Morning Edition

Weekdays starting at 4 a.m.
Steve Inskeep and Renée Montagne
Diane Mack

Waking up is hard to do, but it's easier with NPR's Morning Edition. Hosts Renée Montagne and Steve Inskeep bring the day's stories and news to radio listeners on the go. Steve and Renee interview newsmakers from politicians, to academics, to filmmakers, Morning Edition provides news in context, airs thoughtful ideas and commentary, and reviews important new music, books, and events in the arts. All with voices and sounds that invite listeners to experience the stories. Morning Edition is a world of ideas tailored to fit into your busy life.

With the Marketplace Morning Report at 6:51 a.m., the Marketplace Tech Report at 8:47 a.m., and the GNO Info Minute at 8:59 a.m.

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Business
4:23 am
Thu July 5, 2012

EX-Barclays CEO Apologizes To British Panel

Originally published on Thu July 5, 2012 9:25 pm

Transcript

LINDA WERTHEIMER, HOST:

In Britain today, parliament continues its hearing on the interest rate scandal at Barclays Bank. This week, several of the bank's top executives resigned, including the chief executive, Bob Diamond. Yesterday, parliamentarians quizzed Diamond for three hours.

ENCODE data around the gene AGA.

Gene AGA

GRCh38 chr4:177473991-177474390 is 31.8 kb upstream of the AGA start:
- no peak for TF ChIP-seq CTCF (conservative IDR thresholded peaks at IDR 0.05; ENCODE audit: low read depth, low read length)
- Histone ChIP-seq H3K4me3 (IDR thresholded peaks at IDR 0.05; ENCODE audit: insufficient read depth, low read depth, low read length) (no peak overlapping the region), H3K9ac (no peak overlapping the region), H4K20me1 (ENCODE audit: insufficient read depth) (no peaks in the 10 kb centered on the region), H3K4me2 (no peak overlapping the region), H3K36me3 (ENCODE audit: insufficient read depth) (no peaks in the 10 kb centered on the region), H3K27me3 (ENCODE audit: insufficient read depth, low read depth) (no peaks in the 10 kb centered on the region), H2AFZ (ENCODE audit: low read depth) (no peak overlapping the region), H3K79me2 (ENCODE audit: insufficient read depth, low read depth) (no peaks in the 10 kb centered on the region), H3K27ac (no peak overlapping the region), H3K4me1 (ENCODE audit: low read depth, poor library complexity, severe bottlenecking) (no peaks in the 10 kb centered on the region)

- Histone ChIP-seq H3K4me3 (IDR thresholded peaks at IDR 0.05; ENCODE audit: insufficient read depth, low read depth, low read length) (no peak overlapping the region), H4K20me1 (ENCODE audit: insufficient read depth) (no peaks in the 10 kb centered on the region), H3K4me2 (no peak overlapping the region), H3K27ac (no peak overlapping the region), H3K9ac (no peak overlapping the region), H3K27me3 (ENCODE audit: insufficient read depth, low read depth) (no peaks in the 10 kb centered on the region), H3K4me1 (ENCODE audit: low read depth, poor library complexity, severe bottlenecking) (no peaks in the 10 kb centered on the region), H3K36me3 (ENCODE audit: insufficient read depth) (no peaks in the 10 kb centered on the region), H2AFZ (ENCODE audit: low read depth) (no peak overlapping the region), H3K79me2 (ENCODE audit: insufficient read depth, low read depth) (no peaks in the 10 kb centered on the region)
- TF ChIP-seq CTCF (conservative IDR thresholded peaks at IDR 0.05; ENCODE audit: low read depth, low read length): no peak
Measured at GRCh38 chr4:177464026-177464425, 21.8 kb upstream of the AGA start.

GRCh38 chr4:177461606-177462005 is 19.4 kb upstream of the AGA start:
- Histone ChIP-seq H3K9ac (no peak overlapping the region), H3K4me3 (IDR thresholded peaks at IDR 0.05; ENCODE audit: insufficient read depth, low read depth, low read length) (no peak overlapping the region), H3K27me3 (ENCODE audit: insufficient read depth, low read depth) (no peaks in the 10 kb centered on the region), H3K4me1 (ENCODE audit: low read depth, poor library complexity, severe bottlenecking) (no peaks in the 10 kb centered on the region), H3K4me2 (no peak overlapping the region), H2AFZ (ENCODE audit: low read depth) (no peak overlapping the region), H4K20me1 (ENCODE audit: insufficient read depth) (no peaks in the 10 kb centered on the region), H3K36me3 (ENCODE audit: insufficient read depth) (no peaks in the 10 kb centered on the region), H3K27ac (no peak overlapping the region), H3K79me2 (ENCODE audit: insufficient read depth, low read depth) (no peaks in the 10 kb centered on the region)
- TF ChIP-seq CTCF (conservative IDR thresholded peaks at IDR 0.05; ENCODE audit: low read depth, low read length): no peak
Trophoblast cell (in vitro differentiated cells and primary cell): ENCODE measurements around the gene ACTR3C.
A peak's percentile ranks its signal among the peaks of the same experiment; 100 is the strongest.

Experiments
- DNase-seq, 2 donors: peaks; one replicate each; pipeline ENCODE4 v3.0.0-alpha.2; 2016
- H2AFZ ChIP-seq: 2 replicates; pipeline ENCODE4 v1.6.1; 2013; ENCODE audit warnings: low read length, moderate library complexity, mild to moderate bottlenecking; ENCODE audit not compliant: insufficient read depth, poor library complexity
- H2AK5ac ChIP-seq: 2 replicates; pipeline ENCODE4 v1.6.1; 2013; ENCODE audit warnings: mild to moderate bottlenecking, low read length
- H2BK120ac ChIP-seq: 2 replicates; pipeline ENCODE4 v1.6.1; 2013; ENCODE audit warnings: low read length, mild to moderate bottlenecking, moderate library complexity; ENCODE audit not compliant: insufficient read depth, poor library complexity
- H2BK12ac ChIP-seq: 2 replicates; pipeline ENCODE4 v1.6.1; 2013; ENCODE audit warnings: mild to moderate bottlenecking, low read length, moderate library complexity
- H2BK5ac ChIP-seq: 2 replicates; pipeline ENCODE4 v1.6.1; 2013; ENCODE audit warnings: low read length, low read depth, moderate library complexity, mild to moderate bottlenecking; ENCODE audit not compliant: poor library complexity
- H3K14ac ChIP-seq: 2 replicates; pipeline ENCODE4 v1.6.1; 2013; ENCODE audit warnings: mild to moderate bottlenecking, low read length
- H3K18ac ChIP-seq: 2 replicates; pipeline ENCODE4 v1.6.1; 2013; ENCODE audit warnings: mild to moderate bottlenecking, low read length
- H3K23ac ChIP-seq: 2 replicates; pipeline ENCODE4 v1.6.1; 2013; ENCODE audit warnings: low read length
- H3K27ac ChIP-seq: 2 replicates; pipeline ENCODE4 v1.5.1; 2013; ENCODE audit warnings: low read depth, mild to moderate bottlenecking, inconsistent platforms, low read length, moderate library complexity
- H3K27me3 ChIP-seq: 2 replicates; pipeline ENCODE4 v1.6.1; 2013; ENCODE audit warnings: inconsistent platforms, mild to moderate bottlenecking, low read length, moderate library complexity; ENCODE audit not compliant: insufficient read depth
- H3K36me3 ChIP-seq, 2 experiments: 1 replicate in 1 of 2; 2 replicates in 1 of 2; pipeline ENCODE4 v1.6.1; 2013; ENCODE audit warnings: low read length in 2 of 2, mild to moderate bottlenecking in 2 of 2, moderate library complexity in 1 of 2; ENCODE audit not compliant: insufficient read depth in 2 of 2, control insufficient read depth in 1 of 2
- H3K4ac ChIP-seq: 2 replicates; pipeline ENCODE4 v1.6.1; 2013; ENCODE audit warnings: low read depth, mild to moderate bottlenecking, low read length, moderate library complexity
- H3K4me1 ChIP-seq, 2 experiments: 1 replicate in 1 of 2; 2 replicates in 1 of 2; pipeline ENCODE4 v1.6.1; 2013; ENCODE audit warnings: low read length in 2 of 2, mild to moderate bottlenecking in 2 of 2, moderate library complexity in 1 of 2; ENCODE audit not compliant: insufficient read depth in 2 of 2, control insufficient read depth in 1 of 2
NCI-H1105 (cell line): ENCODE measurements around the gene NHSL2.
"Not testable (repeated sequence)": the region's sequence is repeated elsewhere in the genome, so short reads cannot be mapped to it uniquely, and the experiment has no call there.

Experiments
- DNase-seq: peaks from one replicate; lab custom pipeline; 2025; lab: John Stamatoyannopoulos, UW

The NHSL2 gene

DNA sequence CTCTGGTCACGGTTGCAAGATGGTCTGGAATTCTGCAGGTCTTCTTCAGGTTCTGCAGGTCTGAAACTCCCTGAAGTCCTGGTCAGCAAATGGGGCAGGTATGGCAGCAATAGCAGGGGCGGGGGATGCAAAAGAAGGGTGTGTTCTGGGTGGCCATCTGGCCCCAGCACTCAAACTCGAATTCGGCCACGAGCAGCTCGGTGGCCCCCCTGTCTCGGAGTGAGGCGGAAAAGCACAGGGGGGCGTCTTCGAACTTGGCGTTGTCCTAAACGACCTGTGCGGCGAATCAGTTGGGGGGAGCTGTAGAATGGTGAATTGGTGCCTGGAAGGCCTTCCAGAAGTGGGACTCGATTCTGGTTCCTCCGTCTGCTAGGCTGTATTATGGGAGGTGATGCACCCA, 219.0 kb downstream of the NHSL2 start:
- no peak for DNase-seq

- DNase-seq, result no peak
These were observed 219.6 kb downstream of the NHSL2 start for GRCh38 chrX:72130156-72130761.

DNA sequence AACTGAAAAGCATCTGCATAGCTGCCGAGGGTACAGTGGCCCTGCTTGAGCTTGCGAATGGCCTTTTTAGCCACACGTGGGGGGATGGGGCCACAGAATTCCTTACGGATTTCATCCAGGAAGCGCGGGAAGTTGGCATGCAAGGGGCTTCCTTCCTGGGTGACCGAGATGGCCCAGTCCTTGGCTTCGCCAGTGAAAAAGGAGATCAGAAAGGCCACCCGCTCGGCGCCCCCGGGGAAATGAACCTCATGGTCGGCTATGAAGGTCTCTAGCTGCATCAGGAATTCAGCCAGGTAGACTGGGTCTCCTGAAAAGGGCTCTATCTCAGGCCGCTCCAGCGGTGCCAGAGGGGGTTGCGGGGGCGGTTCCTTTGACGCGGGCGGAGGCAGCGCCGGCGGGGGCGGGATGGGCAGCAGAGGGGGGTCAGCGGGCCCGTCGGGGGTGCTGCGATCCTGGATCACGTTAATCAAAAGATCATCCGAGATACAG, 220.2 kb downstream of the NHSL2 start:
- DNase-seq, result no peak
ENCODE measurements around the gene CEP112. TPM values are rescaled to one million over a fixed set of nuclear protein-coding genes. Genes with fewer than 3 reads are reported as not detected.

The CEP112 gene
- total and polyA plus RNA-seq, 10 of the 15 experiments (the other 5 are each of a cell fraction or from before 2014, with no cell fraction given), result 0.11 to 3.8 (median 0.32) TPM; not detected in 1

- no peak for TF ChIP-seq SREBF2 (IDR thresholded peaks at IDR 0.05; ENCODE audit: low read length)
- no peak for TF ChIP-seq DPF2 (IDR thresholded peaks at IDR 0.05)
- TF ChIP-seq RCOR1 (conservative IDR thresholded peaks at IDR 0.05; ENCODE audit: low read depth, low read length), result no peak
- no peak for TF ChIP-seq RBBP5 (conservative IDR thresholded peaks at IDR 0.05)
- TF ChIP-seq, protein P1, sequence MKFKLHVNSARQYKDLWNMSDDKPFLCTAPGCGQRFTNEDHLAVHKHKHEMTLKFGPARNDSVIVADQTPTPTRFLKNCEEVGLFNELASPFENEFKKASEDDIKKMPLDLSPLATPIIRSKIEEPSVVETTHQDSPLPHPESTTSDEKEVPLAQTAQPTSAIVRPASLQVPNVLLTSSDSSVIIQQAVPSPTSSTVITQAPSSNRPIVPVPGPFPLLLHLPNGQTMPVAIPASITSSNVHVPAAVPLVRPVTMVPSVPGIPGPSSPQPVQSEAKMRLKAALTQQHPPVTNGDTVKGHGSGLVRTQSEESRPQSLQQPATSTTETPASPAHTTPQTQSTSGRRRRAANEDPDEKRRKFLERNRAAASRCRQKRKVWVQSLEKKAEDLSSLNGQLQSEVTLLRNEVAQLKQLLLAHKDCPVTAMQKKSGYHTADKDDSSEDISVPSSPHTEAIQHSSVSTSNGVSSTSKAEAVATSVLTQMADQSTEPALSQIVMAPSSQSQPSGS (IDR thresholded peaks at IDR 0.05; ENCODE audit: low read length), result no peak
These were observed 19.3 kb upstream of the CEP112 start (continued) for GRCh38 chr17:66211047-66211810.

NPR's Philip Reeves is in London, where he says outrage is growing.

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Business
3:46 am
Thu July 5, 2012

Business News

Originally published on Thu July 5, 2012 9:25 pm

Transcript

LINDA WERTHEIMER, HOST:

NPR's business news starts with the back story on VIP loans.

(SOUNDBITE OF MUSIC)

WERTHEIMER: A former mortgage company, Countrywide, used a VIP loan program to buy influence with members of Congress, staffers and other officials, including a number at Fannie Mae, the government backed mortgage giant central to Countrywide's business. That the bottom line of a new report out today from the House Oversight and Government Reform Committee.

STEVE INSKEEP, HOST:

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Around the Nation
3:46 am
Thu July 5, 2012

Power Outages Darken Many July 4 Celebrations

Originally published on Thu July 5, 2012 9:25 pm